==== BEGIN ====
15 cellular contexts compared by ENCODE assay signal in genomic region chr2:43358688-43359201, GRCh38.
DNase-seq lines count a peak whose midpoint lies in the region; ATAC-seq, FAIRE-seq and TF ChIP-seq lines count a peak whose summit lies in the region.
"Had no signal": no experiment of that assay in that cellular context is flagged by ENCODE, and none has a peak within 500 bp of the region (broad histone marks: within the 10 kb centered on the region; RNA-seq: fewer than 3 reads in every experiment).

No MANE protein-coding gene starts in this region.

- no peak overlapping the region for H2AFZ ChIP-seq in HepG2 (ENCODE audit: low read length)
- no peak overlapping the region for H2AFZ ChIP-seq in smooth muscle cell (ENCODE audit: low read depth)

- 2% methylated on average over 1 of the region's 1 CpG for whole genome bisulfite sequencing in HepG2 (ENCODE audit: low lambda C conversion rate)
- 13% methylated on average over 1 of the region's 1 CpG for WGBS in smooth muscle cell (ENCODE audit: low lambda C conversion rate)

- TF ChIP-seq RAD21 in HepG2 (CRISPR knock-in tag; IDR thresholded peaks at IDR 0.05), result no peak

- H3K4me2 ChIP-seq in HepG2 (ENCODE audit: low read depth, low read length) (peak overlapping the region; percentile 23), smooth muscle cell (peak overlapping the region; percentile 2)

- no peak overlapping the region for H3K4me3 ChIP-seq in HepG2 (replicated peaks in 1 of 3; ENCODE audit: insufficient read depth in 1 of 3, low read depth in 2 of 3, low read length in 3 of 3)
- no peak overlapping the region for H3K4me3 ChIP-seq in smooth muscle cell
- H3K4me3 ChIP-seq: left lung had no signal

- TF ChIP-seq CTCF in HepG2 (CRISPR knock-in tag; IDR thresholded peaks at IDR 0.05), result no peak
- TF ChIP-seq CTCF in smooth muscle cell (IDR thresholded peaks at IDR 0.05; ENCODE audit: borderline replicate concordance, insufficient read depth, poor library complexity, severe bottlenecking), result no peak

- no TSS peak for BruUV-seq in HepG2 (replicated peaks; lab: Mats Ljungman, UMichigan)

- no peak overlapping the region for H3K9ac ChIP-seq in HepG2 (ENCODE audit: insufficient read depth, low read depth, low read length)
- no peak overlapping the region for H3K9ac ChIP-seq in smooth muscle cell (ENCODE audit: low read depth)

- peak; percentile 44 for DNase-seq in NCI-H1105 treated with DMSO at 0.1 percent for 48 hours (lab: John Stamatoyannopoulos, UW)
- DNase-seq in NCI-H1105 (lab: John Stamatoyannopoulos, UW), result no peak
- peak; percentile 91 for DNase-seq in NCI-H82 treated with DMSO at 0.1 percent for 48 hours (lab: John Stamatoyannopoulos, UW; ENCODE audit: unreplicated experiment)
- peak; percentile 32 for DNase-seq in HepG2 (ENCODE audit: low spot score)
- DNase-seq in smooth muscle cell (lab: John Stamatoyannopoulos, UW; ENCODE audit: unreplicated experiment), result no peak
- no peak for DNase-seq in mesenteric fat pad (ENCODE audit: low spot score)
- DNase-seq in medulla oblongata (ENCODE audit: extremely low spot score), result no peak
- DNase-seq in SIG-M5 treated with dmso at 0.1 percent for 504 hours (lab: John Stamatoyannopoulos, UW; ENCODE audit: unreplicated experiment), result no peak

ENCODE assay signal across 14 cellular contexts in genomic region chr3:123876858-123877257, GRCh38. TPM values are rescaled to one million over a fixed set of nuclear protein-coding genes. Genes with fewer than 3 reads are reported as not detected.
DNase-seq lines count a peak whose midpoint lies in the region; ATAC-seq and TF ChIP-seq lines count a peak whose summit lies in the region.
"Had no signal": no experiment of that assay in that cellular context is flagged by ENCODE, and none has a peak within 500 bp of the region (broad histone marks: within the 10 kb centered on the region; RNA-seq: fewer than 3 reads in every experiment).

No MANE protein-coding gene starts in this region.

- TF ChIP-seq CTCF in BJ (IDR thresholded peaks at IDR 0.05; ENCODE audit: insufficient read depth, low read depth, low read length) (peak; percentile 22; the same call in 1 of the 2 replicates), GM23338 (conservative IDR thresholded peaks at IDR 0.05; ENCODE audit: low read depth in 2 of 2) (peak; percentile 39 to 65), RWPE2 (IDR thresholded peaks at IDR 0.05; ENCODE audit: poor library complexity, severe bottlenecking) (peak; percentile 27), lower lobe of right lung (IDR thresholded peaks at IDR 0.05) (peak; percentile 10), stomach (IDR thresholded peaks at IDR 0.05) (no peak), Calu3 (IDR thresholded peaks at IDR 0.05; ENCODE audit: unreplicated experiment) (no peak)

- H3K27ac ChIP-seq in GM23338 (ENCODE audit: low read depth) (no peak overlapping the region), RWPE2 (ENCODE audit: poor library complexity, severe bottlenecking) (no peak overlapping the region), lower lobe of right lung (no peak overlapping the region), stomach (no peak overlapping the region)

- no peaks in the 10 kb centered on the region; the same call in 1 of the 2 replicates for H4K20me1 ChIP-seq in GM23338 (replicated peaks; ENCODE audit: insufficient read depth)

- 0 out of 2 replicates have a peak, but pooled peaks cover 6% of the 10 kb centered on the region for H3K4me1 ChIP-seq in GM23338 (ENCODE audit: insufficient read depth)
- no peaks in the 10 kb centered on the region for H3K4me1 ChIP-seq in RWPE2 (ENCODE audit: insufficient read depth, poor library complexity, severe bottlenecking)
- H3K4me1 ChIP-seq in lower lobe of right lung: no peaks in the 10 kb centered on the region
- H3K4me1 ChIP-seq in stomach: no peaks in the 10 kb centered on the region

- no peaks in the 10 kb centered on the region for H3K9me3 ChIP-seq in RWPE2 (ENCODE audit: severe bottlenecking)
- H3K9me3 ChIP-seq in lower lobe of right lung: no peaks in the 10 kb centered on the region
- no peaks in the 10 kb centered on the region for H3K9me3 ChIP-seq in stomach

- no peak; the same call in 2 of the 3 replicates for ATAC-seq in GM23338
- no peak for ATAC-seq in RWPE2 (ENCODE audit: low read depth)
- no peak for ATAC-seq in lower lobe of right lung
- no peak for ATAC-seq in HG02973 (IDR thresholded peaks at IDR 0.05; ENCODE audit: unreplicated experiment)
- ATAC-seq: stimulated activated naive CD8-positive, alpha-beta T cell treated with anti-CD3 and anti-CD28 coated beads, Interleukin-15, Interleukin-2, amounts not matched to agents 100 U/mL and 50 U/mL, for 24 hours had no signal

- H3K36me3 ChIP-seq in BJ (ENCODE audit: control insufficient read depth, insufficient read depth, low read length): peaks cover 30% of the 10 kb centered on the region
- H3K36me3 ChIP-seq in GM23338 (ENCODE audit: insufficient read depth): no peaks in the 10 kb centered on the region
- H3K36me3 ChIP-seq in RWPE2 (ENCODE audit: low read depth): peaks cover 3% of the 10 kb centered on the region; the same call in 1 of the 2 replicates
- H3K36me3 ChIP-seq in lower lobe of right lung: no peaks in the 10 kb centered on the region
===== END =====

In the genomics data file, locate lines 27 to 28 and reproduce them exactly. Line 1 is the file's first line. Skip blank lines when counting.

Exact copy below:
ENCODE assay signal across 14 cellular contexts in genomic region chr3:123876858-123877257, GRCh38. TPM values are rescaled to one million over a fixed set of nuclear protein-coding genes. Genes with fewer than 3 reads are reported as not detected.
DNase-seq lines count a peak whose midpoint lies in the region; ATAC-seq and TF ChIP-seq lines count a peak whose summit lies in the region.